Thursday, July 31, 2014

Boys of the Fatherless by David C. Riggins Review

I won a copy from Goodreads First Reads.

"Abandoned by his father, Danny Roberts struggles to find his way through the confusion of adolescence and developing sexuality. Danny finds comfort in the words of Dave, the man that becomes his mentor and discovers true love in the green eyes of Sarah but not every story has a happy ending and the citizens of Fatherless may have to wait a generation for their freedom."

Boys of the Fatherless is surprisingly more boring than I thought it would be. Its plot may be quick, but the story is way too boring. Even the main character is too boring. You think there would be a bit more action, but there isn't a lot.

It took me awhile to finish that book of 100+ pages. Other than being filled with errors, the plot of Boys of the Fatherless is a bit dry. Honestly, the author could improve, but he needs a bit more excitement, a lot more tension, better character building, and some editing. Scratch that. A lot of editing before it met publication. And a more fat. The book is all bones and blood, nothing else. It needs flesh, something I can chew. I'm not a damn dog who bites bones. Nah. I prefer a bit more meat. Tasty ones.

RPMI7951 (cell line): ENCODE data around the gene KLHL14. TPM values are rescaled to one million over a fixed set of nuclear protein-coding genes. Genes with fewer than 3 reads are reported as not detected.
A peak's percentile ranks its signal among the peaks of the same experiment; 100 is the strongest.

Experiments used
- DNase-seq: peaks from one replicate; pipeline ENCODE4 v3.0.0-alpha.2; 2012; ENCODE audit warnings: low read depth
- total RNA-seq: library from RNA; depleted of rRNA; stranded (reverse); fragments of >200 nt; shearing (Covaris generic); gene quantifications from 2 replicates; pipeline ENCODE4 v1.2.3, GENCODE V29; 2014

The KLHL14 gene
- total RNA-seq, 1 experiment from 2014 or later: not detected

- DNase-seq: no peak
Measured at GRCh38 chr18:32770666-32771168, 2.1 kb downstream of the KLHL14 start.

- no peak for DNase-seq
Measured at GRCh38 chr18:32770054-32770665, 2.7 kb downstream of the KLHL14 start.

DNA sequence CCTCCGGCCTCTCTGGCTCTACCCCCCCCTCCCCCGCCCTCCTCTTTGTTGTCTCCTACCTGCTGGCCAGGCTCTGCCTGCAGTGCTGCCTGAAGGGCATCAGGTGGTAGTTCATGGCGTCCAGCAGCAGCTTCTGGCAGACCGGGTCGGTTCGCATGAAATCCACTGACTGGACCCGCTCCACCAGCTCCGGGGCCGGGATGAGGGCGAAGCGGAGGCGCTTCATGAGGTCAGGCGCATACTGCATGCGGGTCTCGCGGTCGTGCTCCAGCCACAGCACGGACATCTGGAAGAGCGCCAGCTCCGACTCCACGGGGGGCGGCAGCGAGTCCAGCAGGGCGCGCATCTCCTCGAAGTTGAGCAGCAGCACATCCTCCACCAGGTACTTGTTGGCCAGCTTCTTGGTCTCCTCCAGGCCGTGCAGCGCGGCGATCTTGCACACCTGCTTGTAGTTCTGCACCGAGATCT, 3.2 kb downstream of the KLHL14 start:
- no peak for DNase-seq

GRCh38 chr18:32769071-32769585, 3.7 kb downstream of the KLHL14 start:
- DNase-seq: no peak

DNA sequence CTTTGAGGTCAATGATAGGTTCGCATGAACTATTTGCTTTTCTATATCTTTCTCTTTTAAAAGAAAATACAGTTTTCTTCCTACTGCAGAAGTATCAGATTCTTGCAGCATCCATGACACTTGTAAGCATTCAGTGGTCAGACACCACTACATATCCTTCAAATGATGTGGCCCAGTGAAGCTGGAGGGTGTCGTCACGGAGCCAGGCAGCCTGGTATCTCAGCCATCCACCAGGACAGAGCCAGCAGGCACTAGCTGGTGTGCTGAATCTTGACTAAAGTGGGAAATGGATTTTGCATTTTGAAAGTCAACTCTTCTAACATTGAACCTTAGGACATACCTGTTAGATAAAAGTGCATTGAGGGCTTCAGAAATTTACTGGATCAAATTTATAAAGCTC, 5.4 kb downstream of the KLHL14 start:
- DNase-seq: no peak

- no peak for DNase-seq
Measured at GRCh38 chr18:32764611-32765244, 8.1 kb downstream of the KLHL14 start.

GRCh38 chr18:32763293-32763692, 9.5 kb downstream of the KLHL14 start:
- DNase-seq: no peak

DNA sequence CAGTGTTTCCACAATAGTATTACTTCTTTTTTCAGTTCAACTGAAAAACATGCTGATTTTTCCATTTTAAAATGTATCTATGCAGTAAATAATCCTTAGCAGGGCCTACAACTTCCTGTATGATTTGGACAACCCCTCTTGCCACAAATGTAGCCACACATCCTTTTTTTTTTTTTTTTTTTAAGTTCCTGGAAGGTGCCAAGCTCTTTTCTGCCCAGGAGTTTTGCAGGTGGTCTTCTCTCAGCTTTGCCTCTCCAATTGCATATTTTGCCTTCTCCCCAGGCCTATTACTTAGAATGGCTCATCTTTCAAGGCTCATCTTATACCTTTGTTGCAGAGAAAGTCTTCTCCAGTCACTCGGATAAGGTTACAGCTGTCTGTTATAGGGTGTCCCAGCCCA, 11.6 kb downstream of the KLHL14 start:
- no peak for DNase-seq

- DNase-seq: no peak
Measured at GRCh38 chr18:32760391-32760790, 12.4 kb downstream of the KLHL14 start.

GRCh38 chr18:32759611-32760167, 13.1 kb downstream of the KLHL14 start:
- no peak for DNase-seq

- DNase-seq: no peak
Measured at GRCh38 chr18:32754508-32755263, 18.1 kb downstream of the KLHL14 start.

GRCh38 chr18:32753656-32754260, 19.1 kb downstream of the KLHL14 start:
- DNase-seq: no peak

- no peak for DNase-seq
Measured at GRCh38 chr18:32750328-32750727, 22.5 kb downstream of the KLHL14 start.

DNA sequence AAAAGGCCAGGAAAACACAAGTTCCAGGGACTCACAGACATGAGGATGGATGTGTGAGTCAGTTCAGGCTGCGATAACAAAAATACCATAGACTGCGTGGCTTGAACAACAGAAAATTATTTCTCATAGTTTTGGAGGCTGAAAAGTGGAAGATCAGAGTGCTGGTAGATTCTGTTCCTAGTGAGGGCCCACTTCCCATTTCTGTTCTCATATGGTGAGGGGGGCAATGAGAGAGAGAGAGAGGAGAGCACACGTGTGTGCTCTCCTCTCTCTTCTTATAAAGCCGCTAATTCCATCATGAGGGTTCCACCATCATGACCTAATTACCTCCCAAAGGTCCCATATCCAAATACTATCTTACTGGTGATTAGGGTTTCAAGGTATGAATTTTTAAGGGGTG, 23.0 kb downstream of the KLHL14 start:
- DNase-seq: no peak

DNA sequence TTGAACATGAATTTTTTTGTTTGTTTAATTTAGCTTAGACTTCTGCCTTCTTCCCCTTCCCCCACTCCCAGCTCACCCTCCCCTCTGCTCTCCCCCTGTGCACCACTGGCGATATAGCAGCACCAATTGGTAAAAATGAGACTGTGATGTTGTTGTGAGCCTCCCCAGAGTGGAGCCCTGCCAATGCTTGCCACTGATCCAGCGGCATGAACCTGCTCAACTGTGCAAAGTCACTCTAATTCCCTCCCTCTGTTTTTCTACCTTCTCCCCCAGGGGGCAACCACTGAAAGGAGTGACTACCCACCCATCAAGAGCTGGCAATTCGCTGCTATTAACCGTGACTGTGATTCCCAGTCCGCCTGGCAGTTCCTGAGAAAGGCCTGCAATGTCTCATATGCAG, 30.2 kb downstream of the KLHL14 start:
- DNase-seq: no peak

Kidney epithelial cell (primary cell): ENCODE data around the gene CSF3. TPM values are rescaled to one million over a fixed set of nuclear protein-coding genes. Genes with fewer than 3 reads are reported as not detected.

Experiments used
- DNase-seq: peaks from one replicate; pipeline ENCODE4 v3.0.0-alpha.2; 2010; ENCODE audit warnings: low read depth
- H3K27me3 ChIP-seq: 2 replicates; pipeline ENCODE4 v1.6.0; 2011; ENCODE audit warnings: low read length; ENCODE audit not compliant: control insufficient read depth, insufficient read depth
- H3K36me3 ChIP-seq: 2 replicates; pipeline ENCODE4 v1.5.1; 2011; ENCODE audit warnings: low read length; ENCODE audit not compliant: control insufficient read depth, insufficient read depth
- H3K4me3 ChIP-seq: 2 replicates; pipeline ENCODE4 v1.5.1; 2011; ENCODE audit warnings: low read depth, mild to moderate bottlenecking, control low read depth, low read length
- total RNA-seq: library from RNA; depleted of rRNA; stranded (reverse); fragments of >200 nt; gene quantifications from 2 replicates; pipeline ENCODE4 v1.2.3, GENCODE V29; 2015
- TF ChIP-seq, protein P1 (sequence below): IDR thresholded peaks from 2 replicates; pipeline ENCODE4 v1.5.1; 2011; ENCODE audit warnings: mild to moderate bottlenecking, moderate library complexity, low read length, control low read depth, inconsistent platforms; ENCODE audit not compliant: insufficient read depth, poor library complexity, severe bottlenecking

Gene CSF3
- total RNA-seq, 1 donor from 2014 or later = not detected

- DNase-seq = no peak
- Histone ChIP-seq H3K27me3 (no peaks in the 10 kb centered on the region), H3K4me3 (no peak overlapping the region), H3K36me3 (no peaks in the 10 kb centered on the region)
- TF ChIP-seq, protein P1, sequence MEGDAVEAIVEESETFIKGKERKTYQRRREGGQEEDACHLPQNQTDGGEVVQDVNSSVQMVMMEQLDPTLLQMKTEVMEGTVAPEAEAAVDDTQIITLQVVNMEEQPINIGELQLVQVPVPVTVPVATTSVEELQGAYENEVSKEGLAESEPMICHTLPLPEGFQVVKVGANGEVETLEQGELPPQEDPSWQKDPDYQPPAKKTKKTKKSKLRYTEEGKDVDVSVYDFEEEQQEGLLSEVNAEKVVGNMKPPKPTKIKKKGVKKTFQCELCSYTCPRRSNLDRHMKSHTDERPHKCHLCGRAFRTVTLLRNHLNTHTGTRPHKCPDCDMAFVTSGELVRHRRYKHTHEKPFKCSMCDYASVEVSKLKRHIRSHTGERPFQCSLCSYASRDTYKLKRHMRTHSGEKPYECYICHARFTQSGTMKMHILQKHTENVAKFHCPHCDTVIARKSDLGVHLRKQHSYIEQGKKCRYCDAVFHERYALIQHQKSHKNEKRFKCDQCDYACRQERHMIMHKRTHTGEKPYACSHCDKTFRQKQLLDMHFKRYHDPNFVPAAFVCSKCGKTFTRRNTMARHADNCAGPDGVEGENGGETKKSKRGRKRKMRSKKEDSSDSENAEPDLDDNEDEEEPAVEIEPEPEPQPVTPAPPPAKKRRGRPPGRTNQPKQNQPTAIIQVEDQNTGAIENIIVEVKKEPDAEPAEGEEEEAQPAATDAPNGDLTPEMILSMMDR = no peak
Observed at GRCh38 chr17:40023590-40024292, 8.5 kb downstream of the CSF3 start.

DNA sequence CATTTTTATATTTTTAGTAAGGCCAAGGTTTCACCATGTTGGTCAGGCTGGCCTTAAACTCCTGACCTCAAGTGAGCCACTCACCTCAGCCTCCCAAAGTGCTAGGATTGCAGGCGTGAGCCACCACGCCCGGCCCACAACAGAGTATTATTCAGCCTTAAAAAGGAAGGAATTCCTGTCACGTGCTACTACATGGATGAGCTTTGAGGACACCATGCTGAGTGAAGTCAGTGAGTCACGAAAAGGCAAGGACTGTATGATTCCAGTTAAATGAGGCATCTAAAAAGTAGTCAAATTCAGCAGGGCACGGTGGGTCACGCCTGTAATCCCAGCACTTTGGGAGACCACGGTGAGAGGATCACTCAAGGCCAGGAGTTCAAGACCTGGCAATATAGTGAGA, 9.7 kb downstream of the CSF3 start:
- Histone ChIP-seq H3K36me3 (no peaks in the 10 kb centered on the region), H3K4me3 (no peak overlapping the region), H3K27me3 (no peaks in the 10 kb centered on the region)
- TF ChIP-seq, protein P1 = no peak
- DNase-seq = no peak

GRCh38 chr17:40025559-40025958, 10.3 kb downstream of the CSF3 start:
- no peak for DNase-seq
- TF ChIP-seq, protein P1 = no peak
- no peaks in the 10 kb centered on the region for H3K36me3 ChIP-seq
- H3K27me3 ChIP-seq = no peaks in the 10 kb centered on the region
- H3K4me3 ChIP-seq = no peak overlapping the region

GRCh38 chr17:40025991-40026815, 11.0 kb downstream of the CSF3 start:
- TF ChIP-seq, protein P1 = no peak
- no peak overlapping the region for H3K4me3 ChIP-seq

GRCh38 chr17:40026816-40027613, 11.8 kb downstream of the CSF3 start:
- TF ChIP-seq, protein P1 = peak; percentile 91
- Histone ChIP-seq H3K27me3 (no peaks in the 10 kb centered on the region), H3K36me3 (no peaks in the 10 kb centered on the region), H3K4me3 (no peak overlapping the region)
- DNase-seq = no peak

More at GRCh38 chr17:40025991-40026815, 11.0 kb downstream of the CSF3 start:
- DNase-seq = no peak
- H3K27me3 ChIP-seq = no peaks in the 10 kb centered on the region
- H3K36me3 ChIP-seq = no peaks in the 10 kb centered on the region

(That was a metaphor, in case you can't see it).

Oh, this is a bit boring to some of you. This review, I mean. I"ll try to make this work.

The main character, Danny is a bit annoying. Okay, that is me being nice. Yes, his sexuality is developing and there were some moments of creepiness in the book, but mostly, he talked about girls, his future (or lack of one), the government (not the United States), and his life. His development is a bit irritating, like I said before. It is so slow. Snail's pace. Like snail mail. And he ages so quickly in a 100+ pages book. Like Peter Pan, he still remains confused at twenty-two. He still grows physically but slowly mentally. Oh, and he is a douche. Just a douche. Plus, he might be a psychopath. For sure, he is an unreliable character like Patrick Bateman. 

Let's see. What else have I forgotten?

I'll admit the ending isn't bad. It just made Danny into a douche. He became someone he didn't expect to become. His father. The wailing of his wife, Sarah, is unnecessary. And ridiculous. The ending is surprising, yes, but Danny had it in him all along. Sorry, I can't really say anything because spoilers. I hate giving away anything crazy or big. Small details? Well, that is okay. But the POV of the last chapter/the ending/resolution is confusing. Was it out of body experience? Or was it simply third person POV?

Rating: One out of Five

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